Rising sea levels across Washington state could vary from place to place by as much as a foot-and-a-half by the end of the century, says a new report. Led by researchers at the Washington Sea Grant and the Climate Impacts Group at the University of Washington, the report looks at sea level rise in unprecedented detail.

Scientists hope the report will help city planners make key decisions about disaster preparedness. The researchers developed sea level rise projections for places located every 5-7 miles along the Washington coast, including Puget Sound — 171 sites in all.

The report includes predictions for every decade out to 2150 for two different potential futures, based on greenhouse gas emissions. The “high” scenario means continuing to burn fossil fuels at an accelerating rate — what scientists call “business as usual.” The “low” scenario offers a window into a future where we are able to curtail our emissions.

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Unlike previous projections of sea level rise, the new report takes changing land levels into account. As solid as it seems, the land beneath us is constantly shifting due to tectonic activity and other slow processes. Although this vertical motion is only about a tenth of an inch per year, land rising in one place and sinking in another can mean nearly two feet of difference by the end of the century.

Part of this elevation change is due to a phenomenon called glacial isostatic adjustment. Harriet Morgan, one of the lead authors of the report, likens this process to pushing down on a memory foam mattress. Pressing a hand into the mattress causes the foam to compress, just like glaciers compressed the land beneath them more than 15,000 years ago. When the hand is removed, it takes time for the mattress to expand back into its original position. The land in the Pacific Northwest is still rebounding from the weight of all the ice that covered it at the end of the last ice age.

Another driving factor of land elevation change is the tectonic activity of Washington state. As the North American plate pushes under the Juan de Fuca plate, the former buckles and rises. The result is that Neah Bay and other sites on the Olympic Peninsula have the highest rates of uplift, or upwards vertical motion. Conversely, most of the land surrounding Puget Sound is slowly subsiding, or sinking. This subsidence is at less than half the rate of the uplift on the peninsula.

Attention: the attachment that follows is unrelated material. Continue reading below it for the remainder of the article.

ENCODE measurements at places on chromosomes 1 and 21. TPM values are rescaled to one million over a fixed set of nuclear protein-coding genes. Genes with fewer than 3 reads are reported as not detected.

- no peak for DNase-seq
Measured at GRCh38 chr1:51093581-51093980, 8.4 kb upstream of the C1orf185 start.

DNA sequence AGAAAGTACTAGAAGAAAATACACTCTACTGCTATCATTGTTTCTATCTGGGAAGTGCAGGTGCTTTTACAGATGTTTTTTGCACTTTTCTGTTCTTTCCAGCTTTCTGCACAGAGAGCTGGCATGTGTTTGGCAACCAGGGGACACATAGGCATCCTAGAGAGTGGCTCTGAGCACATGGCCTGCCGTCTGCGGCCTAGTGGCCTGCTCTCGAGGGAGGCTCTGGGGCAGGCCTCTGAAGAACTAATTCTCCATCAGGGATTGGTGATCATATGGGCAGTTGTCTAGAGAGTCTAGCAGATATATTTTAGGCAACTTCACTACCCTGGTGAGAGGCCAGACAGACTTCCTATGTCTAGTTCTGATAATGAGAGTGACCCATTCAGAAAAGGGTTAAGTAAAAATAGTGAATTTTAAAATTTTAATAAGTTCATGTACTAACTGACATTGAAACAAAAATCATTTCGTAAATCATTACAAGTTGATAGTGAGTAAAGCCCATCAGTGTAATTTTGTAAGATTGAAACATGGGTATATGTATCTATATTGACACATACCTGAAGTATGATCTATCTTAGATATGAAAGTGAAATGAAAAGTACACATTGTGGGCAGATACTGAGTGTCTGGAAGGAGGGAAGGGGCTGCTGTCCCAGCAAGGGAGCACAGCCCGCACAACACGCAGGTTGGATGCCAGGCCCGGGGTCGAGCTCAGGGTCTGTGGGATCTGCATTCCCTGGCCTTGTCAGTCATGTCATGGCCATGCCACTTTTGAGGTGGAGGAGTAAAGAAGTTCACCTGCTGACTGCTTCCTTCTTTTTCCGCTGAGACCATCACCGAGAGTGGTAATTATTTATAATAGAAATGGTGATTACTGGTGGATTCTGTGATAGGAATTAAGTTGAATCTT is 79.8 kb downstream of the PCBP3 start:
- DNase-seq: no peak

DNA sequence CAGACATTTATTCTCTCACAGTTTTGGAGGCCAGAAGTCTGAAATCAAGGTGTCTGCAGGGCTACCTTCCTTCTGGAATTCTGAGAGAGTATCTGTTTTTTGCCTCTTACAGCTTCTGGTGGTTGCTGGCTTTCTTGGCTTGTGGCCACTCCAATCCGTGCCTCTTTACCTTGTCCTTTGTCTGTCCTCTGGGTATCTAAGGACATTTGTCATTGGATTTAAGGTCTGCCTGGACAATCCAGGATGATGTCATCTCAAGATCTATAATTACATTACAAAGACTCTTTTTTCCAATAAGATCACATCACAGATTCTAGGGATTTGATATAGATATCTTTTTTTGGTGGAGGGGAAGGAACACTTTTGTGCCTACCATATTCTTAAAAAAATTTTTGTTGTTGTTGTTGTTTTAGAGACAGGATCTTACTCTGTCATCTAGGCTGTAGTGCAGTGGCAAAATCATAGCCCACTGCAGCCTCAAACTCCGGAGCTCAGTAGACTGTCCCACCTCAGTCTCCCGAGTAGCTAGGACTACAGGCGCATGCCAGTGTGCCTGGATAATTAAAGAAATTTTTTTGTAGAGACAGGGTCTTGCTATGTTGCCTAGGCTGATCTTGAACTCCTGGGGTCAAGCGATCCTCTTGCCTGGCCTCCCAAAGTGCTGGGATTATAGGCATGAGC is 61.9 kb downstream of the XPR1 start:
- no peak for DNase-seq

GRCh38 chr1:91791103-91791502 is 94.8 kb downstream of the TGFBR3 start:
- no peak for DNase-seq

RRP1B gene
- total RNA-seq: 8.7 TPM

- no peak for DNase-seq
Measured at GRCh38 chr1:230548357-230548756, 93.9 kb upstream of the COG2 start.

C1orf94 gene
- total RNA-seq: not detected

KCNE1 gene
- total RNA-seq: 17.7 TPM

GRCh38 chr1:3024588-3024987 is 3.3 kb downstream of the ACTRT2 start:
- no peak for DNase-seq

One of the other key advances of the new report is the introduction of “probabilistic projections.” Rather than give a single estimate of sea level rise or even an upper and lower bound, these provide a range of sea level rises and the likelihood that each will occur by a given date at each place.

The researchers hope that providing such a nuanced set of predictions will allow decision makers across the state to make crucial plans to help them weather the future.

“In certain planning contexts, it’s really important to design for that worst-case scenario,” said Morgan, who is a research consultant with the Climate Impacts Group.

For example, critical infrastructure such as hospitals or power plants will want to consider the physical upper limit—the absolute maximum sea level rise we could see in the next 130 years. Other structures may be able to absorb more risk, and could be built closer to the shore.

The new projections only encompass average high tide levels. However, as previously reported, rising sea levels will also decrease the return period of large storms—meaning destructive events could happen more frequently.

“The impacts really do lie in six inches of sea level rise,” said Morgan. “In Olympia, a 100-year flood turns into an 18-year event once you add 6 inches of sea level.”

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Communities around the state are already making plans for this eventuality. The Climate Impacts Group is working with the City of Tacoma and Island County to incorporate their new predictions into both short- and long-term planning. And the City of Edmonds recently changed their building codes to add an extra two feet of elevation to the previous ground floor requirements, said Phil Williams, the director of public works.

The future is ultimately in our hands, said Morgan. In 2050, there will be very little difference in sea level rise whether we continue to burn fossil fuels or restrict our emissions—only about an inch of difference between the high and low scenarios at a given site. By 2150, however, sea level will be almost a foot higher if the “business as usual” scenario is realized.

“The takeaway,” said Morgan, “is that decisions we make today, tomorrow, and in the coming decades actually do influence the amount of sea level rise that’s projected by the end of the century.”

MAP: Relative sea level projections by area